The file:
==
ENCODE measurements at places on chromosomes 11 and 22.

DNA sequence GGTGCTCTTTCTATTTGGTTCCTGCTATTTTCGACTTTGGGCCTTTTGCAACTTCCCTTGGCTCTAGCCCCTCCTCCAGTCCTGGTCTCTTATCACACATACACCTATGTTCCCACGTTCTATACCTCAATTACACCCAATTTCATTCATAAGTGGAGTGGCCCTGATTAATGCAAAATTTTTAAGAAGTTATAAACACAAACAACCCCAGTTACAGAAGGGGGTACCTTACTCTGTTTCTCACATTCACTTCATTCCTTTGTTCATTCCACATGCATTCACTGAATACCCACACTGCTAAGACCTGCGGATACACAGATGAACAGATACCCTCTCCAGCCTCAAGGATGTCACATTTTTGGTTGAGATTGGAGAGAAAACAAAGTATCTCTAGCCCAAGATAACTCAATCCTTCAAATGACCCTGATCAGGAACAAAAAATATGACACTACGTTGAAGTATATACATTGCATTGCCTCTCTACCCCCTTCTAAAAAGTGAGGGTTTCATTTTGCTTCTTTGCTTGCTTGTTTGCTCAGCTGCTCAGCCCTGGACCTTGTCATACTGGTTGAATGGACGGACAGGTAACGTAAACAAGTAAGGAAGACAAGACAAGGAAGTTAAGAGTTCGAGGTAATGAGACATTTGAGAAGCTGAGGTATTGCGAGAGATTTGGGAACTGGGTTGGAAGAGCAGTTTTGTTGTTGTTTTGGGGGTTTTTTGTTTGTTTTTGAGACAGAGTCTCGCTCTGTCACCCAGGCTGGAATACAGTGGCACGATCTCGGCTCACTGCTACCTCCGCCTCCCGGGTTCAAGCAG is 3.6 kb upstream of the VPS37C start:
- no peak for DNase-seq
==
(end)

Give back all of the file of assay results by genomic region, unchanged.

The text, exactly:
ENCODE measurements at places on chromosomes 11 and 22.

DNA sequence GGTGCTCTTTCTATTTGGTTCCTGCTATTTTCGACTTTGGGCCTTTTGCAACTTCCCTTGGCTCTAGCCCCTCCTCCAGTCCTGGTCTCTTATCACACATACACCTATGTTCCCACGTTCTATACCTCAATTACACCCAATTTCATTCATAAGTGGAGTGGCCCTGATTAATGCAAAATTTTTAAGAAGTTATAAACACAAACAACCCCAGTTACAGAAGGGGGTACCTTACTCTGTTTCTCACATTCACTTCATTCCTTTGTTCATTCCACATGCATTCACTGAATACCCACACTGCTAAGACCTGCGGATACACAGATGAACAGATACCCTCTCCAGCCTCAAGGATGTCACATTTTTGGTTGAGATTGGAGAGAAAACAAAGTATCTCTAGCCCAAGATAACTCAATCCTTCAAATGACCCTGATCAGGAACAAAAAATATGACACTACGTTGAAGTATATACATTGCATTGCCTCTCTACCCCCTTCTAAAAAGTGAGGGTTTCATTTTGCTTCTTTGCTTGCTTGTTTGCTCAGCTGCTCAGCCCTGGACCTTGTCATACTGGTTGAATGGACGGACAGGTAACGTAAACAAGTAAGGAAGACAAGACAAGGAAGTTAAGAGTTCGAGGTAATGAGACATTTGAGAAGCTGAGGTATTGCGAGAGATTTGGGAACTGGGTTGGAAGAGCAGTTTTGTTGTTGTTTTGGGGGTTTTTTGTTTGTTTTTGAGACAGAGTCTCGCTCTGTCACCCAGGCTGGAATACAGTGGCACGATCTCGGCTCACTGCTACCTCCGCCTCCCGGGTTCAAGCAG is 3.6 kb upstream of the VPS37C start:
- no peak for DNase-seq